On Monday I appeared on The Stream, a social media-based program of Al Jazeera English. I shared a panel with representatives of the occupations of…
Today I participated in a ‘MIC CHECK’ confrontation with Arne Duncan, the US Secretary of Education, at a town hall meeting at Austin Community College. Duncan is criticized for many reasons, but he came under fire from Occupy Austin for his support of charter schools and privatization which puts teachers out of work, puts taxpayer money and our students in the hands of 1% corporations with little accountability.
Occupy AISD (a.k.a. Occupy Education) is one of our most effective working groups. They’ve engaged in amazing outreach to schools, teachers, parents, and activists. They led a successful rally earlier this month, bringing many non-occupiers on the march. They’ve also had a real effect on our schools, supporting the efforts to oppose IDEA Charter that resulted in only 5 students asking to attend the controversial east side charter school.
I felt honored to support their efforts today with the help of four other occupiers who attended the town hall meeting. Here’s what our mic check sounded like:
Because we did not know how many we had present to support us, we read it more as a speech than a traditional call & response, but near the end you could hear students & others joining in. The crowd applauded and many came up after to ask us questions or thank us. As for Duncan himself, he’s obviously used to being mic checked and responded calmly with a stock answer about the importance of the “public-private partnership.” The campus police lined up but when we sat down again left us alone.
Later, during the question & answer session, the last question was a pointed one from another occupier:
After the meeting, we had a pleasant & positive chat with Brette Lea, a member of ACC’s Public Information & College Networking department. We talked about how the occupation supports efforts by colleges like ACC to educate the disadvantaged, but opposes the 1% infiltration of education. We also heard from Timothy John Tuten, Director of Special Projects for the US Department of Education. He thanked us for being nonviolent and urged us to contact him to share our concerns. But not everyone reacted calmly, as James explained in a brief interview:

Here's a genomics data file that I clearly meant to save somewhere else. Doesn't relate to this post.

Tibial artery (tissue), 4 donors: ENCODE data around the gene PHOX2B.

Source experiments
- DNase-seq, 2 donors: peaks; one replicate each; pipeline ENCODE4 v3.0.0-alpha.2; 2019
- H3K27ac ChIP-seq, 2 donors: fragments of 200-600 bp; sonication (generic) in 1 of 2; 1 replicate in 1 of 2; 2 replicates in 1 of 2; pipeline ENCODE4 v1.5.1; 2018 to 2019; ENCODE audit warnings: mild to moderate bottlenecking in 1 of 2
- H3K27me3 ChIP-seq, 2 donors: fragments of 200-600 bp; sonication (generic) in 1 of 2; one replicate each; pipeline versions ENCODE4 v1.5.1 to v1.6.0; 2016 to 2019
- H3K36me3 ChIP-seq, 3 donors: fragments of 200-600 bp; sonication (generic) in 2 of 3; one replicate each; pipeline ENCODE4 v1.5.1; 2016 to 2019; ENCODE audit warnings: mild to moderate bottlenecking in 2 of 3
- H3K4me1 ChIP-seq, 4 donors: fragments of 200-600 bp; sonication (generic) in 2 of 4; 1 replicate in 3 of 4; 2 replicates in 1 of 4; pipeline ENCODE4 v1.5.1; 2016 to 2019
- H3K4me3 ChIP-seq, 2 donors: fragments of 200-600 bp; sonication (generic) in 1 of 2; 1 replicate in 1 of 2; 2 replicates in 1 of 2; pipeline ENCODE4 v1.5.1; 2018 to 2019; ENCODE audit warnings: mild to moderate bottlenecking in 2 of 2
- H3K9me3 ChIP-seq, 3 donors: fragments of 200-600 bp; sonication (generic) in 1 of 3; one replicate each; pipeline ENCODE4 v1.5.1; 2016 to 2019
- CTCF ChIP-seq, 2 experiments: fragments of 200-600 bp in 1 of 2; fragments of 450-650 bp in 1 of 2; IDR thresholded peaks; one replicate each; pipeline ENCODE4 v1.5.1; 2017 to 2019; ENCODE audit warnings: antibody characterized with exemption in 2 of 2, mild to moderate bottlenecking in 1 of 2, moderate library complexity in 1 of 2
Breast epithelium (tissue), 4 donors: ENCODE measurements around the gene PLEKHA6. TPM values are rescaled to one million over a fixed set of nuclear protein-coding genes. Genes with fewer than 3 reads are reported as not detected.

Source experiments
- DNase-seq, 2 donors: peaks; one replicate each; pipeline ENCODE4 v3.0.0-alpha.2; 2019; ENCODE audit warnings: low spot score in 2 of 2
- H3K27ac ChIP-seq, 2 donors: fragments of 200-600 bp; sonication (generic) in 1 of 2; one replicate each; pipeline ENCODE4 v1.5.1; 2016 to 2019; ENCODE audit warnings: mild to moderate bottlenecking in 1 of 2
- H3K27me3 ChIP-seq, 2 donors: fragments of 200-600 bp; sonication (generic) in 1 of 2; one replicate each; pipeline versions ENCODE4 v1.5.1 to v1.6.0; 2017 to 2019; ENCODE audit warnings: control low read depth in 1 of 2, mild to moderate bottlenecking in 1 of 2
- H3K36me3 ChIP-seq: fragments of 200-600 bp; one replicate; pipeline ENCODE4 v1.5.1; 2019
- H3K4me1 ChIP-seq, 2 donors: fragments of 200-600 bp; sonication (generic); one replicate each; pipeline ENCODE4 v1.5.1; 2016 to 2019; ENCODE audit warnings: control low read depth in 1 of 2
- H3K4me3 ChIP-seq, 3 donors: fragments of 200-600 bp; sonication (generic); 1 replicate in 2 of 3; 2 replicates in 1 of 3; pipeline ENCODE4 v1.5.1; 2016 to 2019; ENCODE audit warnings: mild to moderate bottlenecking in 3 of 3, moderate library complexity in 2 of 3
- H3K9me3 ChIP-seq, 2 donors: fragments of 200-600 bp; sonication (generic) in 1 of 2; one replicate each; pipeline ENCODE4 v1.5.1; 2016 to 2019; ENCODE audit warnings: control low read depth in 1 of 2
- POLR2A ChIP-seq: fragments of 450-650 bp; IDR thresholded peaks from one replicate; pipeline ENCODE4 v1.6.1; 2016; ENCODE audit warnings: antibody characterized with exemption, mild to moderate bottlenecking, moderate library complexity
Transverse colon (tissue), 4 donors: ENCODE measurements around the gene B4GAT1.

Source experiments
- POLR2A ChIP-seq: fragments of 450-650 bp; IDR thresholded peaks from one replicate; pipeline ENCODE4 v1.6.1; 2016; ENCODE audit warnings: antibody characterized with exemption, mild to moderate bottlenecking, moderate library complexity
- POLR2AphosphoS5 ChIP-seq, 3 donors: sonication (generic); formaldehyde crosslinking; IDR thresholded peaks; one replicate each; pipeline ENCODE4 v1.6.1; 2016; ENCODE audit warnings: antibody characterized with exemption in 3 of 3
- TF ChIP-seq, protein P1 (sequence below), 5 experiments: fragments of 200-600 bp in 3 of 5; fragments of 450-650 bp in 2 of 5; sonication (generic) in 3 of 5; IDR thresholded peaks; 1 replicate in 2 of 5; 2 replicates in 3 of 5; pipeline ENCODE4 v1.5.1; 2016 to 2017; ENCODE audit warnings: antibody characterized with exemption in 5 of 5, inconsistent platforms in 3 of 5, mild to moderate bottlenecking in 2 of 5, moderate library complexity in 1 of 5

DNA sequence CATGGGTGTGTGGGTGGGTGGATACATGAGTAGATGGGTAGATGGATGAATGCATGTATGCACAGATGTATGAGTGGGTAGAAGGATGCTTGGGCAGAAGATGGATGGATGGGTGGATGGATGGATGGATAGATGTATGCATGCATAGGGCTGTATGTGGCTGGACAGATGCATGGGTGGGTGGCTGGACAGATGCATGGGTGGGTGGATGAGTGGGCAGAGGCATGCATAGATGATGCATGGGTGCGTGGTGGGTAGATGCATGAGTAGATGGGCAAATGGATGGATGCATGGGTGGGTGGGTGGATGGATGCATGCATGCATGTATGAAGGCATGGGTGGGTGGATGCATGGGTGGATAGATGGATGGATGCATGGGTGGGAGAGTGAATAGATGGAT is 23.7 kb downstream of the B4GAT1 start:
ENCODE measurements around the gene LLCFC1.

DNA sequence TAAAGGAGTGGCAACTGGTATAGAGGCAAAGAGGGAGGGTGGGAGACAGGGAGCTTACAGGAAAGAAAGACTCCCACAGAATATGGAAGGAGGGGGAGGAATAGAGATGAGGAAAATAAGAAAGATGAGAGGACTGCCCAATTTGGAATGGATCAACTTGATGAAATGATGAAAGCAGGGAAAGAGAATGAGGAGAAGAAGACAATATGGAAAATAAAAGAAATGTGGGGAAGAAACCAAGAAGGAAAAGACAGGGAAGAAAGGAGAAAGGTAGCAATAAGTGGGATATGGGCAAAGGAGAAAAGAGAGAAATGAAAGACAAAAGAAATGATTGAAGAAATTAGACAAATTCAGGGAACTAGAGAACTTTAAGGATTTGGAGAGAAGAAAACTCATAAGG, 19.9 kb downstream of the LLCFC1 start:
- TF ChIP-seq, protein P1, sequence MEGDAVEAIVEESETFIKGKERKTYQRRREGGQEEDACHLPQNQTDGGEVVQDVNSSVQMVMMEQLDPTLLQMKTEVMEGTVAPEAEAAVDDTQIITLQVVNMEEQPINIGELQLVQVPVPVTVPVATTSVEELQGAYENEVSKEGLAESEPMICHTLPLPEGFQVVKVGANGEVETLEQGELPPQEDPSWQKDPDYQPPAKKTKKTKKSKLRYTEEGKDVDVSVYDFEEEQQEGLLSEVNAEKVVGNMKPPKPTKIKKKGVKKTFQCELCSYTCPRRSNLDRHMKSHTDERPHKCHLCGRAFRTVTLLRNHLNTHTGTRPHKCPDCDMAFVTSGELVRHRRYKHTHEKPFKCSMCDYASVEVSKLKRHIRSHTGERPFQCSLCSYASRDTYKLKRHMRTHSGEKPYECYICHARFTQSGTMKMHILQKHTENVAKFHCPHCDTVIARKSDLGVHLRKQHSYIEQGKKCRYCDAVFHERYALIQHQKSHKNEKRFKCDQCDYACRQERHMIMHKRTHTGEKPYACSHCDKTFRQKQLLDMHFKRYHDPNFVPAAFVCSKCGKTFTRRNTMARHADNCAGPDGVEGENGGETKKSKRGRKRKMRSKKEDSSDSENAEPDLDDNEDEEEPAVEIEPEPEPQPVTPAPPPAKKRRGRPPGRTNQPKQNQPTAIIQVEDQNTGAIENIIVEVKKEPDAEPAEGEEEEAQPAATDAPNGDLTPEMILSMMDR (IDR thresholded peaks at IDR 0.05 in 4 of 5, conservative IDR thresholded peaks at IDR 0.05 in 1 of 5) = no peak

Participating in such a successful action thrilled me — and then I got another thrill to see my video on the Washington Post.
If you’re coming to Austin for South by SouthWest, (SXSW) be sure to check out Occupy Austin’s
The full text of our mic check, written by Amanda Michelle of Occupy AISD, is below.
Originally published on Approximately 8,000 Words.
For the past few weeks I’ve participated in an online discussion for citizen journalists and livestreamers working within the Occupy movement. It’s been an enlightening experience — the topics are almost always interesting, dealing with everything from how to stay safe during police violence to the ever tricky balance between the need for transparency and the need for personal privacy.
Just as Occupy itself highlights how our problems are global, conversations like these show the common ground we all share as citizen journalists. All groups are struggling with the pull between transparency as a core value & the rising call for “security culture” and hiding our actions from the police & government agencies who monitor us. And everyone is looking toward Chicago this spring, and wondering what the state’s unconstitutional laws against recording public officials mean for us.
Below the cut you’ll find my tweets from the meeting, which form a sort of minutes. You can also download a recording of the roundtable.
Last week, Crumbelina from the Tyranny of Beauty online radio show interviewed me about Occupy Austin. Tune in to the program today, which starts at 1pm, to hear my interview.